Lawyer Michael Avenatti, who represented porn star Stormy Daniels in her lawsuit against former President Donald Trump was sentenced to 14 years in prison. Avenatti was sentenced for stealing millions of dollars from his clients. He was also fined a whopping $10 million.
U.S. District Judge James v. Selna said “Avenatti’s sentence in Southern California will be served after he finishes a five-year term for separate convictions in New York” reported the Associated Press.
“This was the last of three major federal criminal cases to wrap up against the 51-year-old Californian. Avenatti is currently serving prison time for stealing book proceeds from Daniels — who sued to break a confidentiality agreement with Trump to stay mum about an affair she said they had — and for trying to extort Nike if the shoemaker didn’t pay him up to $25 million” adds the AP.
Donald Trump’s son, Donald Trump Jr., used the news of Avenatti’s conviction to bring up an old Tweet of his. On October 11 2018, Avenatti predicted Trump Jr. would be going to prison: “Donald Trump Jr. will be indicted before his birthday on 12-31-18. If you doubt my prediction, please check my record over the last 7 months. #winning.”
Trump Jr. is getting the last laugh. Jr. tweeted Avenatti’s 2018 prediction with the Associated Press headline of the conviction: “BREAKING: Incarcerated lawyer Michael Avenatti sentenced to 14 years in federal prison for cheating clients out of millions of dollars – AP.”
BREAKING: Incarcerated lawyer Michael Avenatti sentenced to 14 years in federal prison for cheating clients out of millions of dollars – AP pic.twitter.com/Rjo2iV2sYX
— Donald Trump Jr. (@DonaldJTrumpJr) December 6, 2022
Earlier this year Avenatti plead guilty to “four counts of wire fraud and a tax-related charge despite not reaching a plea deal with federal prosecutors, saying he wanted to be accountable and spare his family further embarrassment” added the AP.
“He was accused of negotiating and collecting settlement payments on behalf of his clients and funneling the money to accounts he controlled, and spending it on his own lavish lifestyle, including a private jet.”
The Associated Press also went into further detail on Avenatti’s court hearing:
“Despite the significant advantages that this defendant had — a first-rate education, a thriving legal career — he chose to commit the deplorable acts in this case time and time again,” prosecutor Brett Sagel told the court in Santa Ana. “The defendant is just another criminal who thinks the law is something that applies to other people.”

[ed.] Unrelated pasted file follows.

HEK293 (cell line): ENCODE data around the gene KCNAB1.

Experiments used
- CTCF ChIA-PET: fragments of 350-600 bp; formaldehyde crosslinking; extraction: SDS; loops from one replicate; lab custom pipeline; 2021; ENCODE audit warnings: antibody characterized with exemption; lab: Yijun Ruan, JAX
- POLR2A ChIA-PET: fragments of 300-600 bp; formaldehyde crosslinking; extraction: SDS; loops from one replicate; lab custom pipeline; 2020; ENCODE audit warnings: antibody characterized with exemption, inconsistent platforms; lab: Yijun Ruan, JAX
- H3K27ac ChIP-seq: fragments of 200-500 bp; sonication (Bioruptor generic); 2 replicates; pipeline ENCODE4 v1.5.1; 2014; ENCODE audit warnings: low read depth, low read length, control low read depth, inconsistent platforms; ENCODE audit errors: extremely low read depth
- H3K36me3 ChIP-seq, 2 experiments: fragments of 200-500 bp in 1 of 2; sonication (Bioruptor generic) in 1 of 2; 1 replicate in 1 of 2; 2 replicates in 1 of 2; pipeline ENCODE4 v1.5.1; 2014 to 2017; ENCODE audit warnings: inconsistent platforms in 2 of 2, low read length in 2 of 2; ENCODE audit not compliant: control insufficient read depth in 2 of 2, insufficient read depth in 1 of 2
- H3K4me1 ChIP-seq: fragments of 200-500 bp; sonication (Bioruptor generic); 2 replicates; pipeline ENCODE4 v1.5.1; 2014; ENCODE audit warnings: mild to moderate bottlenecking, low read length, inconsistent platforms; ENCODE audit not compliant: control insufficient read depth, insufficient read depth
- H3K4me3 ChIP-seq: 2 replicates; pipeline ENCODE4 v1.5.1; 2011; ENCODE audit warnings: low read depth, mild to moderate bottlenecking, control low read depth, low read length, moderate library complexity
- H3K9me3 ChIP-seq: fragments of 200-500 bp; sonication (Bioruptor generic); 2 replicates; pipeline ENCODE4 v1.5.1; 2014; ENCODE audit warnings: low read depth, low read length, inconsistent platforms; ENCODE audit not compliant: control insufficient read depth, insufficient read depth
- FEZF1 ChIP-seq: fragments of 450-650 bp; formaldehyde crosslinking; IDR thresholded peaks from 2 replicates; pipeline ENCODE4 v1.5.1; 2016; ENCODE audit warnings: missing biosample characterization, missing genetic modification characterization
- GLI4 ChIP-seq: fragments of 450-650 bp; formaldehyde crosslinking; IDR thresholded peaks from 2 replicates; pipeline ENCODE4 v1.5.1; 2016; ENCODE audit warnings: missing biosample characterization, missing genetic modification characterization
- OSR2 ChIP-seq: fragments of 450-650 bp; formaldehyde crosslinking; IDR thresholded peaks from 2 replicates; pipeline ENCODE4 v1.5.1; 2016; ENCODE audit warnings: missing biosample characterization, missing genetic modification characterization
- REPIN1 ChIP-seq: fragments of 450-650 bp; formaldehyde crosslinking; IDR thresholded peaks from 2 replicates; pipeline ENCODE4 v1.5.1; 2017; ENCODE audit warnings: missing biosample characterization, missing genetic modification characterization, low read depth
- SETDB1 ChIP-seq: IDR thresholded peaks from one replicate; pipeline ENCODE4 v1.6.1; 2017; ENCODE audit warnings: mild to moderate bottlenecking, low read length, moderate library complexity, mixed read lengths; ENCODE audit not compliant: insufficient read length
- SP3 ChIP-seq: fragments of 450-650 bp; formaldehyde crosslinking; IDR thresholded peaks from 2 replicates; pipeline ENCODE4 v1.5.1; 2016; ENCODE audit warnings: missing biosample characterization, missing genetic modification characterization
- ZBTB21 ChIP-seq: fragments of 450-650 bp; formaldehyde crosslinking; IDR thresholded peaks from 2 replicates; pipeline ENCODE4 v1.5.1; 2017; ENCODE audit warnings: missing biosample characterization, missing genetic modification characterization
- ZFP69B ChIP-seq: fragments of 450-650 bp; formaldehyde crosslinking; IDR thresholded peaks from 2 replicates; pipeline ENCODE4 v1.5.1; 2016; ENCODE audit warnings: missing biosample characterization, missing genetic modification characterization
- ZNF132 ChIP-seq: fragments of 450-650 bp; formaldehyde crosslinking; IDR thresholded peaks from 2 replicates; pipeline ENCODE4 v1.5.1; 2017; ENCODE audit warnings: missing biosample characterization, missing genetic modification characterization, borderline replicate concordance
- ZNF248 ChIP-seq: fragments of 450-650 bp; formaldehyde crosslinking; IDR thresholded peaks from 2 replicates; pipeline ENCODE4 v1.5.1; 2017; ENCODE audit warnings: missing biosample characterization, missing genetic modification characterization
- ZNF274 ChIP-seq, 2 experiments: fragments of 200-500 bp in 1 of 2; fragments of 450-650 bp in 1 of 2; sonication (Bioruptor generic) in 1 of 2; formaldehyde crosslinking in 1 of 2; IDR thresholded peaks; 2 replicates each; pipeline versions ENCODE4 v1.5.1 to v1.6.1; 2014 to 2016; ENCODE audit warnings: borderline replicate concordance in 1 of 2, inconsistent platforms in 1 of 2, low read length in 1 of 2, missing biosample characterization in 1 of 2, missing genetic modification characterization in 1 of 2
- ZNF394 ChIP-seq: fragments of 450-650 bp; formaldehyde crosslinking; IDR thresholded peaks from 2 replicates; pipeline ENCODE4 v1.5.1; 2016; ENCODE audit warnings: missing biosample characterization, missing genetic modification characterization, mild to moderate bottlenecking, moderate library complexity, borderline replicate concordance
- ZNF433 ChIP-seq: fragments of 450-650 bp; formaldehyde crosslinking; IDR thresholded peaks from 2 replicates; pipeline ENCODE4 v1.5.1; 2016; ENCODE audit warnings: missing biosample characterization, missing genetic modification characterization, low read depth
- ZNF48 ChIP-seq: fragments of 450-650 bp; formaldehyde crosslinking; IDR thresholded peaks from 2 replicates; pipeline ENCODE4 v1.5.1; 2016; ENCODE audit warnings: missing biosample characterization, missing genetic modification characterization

His voice breaking, Avenatti apologized to the clients he bilked, including two who told the court about how losing the money and their trust in someone they thought had their back upended their lives.
“I am deeply remorseful and contrite,” Avenatti said. “There is no doubt that all of them deserve much better, and I hope that someday they will accept my apologies and find it in their heart to forgive me.”
Authorities in California said Avenatti carried out what amounted to a “sophisticated Ponzi scheme” by collecting settlement payments on behalf of vulnerable clients and using the money to fund his exorbitant lifestyle.
BREAKING: Trump ordered to pay over $350M, barred from operating his business in NY in civil fraud case ruling
Former President Donald Trump and his business empire faced a significant setback as a New York judge ruled against them in a civil fraud case brought by New York Attorney General Letitia James. The 92-page ruling, handed down by Judge Arthur Engoron, barred Trump from operating his business in New York for three years and imposed over $350 million in damages.
The case, which unfolded over months of trial proceedings, stemmed from allegations that Trump inflated his assets and engaged in fraudulent practices. Engoron’s ruling cited a litany of charges, including persistent fraud, falsifying records, issuing false financial statements, and conspiracy to commit fraud.
Moreover, the judge imposed restrictions on key figures within the Trump Organization, including Donald Trump Jr. and Eric Trump, barring them from serving in certain corporate roles in New York for a specified period.
Engoron’s scathing assessment of Trump’s testimony during the trial further undermined the former president’s credibility. The judge criticized Trump for evasive responses and irrelevant digressions, highlighting the detrimental effect on his credibility.
In response to the ruling, Trump’s attorney, Christopher Kise, lambasted the court’s decision, alleging political bias and a disregard for established legal principles. Kise argued that the evidence presented during the trial failed to support the allegations of fraud and emphasized Trump’s substantial net worth.
Kise’s assertions were echoed by Alina Habba, another attorney representing Trump, who denounced the verdict as a “manifest injustice” resulting from a politically motivated witch hunt.
Throughout the proceedings, Trump consistently dismissed the trial as politically motivated, accusing both Engoron and James of partisan bias. His legal team also criticized the absence of a jury in the trial, questioning the fairness of the proceedings.
Attorney General Letitia James, who spearheaded the lawsuit against Trump and his organization, portrayed the ruling as a victory for accountability and transparency in business practices. The lawsuit alleged fraudulent conduct and sought substantial financial penalties, a portion of which would contribute to the state treasury.
The fallout from the case extends beyond Trump and his business interests, with implications for the broader business community and the rule of law. The contentious nature of the trial and its outcome underscored deep divisions and raised questions about the integrity of the legal system.
Trump vows to appeal the decision.
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